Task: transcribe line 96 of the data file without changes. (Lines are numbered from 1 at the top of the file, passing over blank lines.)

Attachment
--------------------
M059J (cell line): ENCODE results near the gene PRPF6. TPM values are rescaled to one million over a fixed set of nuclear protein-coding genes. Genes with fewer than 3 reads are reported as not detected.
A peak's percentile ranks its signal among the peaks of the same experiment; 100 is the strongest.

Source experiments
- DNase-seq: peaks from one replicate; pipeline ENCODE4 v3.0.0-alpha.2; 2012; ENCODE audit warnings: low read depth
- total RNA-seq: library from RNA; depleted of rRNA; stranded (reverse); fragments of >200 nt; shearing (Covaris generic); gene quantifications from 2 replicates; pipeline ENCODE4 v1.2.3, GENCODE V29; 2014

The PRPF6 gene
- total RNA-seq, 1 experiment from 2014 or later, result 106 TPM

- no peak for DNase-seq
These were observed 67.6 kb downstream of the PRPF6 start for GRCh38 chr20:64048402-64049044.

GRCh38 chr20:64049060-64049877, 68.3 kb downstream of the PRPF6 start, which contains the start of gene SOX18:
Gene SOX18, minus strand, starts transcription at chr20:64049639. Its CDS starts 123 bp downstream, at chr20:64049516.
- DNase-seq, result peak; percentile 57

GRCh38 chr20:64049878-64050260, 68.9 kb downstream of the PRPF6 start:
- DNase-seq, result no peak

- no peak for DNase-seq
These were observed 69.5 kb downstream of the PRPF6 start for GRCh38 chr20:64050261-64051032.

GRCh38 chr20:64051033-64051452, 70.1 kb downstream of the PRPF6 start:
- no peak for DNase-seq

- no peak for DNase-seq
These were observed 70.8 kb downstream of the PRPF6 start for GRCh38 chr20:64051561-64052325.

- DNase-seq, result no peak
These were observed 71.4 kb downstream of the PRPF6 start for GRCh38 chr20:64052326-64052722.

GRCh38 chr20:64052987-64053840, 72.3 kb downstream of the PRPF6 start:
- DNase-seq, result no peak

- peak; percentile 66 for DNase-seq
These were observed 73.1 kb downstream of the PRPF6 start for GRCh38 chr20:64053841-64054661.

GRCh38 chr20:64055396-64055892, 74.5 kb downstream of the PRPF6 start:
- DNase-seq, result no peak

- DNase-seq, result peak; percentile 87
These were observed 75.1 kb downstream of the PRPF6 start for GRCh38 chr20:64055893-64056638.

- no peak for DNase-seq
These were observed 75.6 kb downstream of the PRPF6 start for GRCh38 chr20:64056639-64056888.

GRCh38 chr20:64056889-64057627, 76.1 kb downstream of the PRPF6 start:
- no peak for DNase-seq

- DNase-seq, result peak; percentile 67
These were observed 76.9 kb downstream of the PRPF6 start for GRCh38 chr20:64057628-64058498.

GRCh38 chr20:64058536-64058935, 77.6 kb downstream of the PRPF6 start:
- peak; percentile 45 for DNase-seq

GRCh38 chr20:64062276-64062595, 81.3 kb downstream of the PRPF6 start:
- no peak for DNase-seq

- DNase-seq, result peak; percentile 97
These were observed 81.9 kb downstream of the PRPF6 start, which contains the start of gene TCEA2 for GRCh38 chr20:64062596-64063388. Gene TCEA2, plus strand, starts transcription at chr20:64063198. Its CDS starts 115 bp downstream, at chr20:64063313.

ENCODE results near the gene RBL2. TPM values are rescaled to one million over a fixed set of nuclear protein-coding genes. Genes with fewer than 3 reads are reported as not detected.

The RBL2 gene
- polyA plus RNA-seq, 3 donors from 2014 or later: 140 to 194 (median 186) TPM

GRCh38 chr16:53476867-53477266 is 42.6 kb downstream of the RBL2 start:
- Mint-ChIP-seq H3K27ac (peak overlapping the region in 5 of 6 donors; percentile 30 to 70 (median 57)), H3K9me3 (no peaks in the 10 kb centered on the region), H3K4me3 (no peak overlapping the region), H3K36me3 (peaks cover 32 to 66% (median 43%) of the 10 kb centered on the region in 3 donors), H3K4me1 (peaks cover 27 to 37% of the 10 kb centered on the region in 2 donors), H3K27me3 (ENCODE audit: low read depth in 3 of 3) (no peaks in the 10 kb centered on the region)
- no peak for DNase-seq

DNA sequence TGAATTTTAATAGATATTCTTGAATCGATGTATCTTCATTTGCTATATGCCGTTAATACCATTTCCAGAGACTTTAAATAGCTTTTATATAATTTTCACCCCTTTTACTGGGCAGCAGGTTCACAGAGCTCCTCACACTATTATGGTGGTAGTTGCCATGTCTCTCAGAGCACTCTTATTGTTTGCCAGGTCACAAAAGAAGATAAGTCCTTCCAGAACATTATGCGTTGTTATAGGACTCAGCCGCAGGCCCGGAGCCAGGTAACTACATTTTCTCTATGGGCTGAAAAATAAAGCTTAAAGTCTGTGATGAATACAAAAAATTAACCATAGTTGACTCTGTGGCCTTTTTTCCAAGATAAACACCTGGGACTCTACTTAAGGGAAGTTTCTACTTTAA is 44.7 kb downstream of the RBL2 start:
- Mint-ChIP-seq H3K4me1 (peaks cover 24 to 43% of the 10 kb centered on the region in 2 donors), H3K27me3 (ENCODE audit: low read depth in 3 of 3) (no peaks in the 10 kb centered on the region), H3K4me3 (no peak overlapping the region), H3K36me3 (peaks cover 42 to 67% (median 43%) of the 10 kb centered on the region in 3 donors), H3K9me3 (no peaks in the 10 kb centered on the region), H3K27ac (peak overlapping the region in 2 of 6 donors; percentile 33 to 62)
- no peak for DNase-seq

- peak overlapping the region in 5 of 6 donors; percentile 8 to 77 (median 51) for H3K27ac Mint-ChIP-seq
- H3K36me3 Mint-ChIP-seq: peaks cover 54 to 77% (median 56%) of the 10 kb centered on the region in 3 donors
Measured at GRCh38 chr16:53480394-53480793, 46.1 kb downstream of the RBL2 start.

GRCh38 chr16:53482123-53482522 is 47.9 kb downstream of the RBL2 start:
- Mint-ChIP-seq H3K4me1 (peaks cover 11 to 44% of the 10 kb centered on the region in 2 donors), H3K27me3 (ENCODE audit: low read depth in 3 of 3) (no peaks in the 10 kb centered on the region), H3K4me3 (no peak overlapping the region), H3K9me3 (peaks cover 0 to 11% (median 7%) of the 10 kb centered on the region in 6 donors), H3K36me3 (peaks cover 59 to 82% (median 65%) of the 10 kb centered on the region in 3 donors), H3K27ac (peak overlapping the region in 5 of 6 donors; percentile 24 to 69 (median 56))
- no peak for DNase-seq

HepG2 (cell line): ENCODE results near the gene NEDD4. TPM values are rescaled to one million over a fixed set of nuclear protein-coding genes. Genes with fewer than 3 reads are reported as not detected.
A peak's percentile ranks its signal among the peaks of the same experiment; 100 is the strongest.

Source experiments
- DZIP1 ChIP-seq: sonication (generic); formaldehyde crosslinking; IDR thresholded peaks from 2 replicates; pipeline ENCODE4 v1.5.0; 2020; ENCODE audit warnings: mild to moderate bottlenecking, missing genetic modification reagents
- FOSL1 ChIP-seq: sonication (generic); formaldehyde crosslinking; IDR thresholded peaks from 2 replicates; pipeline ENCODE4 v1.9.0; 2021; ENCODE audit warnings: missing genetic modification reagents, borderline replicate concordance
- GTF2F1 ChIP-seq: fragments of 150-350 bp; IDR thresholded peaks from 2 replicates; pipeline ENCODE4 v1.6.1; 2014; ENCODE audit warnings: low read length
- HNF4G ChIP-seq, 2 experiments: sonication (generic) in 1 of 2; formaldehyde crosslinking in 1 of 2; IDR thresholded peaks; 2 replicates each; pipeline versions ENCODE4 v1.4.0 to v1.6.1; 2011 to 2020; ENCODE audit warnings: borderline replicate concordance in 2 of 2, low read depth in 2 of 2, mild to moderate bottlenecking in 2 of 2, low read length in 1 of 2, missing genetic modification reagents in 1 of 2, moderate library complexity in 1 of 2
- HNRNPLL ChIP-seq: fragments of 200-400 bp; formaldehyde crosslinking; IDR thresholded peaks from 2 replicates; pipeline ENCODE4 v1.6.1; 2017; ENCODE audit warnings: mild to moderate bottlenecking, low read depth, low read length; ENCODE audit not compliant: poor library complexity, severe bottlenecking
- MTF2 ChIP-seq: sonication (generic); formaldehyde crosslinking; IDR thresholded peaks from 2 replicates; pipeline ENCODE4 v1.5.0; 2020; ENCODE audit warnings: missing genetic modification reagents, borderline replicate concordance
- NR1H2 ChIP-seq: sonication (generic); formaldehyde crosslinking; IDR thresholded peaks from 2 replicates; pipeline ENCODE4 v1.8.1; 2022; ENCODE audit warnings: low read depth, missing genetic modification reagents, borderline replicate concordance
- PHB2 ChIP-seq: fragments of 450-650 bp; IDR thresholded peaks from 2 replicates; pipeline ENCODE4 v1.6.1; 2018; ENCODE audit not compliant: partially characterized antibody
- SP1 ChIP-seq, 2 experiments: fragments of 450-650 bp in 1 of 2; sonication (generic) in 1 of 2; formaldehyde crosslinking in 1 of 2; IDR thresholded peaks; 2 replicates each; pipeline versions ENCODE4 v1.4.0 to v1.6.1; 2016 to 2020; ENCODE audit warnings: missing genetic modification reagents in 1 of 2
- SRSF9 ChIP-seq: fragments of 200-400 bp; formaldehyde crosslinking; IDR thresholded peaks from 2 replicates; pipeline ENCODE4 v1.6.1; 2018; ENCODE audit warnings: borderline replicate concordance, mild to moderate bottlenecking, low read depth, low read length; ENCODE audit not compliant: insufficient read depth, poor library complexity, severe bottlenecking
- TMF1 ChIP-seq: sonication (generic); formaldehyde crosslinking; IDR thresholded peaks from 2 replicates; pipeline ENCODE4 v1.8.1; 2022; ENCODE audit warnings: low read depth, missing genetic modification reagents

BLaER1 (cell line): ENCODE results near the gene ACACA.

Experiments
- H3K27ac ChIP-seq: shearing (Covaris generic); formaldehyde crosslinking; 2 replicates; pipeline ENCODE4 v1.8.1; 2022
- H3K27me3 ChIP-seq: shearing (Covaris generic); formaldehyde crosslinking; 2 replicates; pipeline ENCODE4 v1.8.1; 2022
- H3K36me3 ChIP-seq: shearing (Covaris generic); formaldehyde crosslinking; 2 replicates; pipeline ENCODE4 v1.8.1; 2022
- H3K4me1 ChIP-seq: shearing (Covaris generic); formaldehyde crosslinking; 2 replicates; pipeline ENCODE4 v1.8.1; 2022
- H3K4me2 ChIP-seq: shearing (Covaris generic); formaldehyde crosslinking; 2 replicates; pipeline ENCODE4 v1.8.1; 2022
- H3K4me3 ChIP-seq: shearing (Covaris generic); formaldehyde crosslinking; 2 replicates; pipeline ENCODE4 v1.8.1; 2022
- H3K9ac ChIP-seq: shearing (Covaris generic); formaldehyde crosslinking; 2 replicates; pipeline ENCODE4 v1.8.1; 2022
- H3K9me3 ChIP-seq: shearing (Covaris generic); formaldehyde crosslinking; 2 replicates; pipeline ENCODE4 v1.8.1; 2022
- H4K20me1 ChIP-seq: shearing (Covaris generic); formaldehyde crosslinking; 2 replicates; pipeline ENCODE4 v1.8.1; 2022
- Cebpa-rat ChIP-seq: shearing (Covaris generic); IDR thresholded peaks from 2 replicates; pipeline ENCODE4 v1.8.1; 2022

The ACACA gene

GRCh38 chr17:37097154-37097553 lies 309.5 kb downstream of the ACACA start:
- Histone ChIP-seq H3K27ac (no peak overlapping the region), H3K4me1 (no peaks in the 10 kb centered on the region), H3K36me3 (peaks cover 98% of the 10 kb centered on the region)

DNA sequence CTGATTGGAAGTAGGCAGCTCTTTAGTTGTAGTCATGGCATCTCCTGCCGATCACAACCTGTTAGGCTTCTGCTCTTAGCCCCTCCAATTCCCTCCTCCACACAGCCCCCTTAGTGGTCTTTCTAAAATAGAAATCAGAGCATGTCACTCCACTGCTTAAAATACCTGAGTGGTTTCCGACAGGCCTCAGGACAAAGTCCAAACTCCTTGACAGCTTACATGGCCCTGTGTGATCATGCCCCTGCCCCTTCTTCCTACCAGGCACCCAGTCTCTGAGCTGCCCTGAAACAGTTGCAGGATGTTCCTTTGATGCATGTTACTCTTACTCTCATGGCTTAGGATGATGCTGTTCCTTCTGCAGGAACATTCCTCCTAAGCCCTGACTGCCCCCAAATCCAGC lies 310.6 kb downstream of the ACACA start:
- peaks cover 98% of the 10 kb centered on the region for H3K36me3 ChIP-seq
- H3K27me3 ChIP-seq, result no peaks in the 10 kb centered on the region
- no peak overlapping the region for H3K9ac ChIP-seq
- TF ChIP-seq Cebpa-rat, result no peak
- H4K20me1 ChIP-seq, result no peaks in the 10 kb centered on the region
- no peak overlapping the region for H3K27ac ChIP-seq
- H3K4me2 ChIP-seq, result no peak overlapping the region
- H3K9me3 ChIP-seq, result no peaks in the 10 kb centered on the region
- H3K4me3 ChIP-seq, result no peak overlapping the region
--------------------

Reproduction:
- H3K4me3 ChIP-seq, result no peak overlapping the region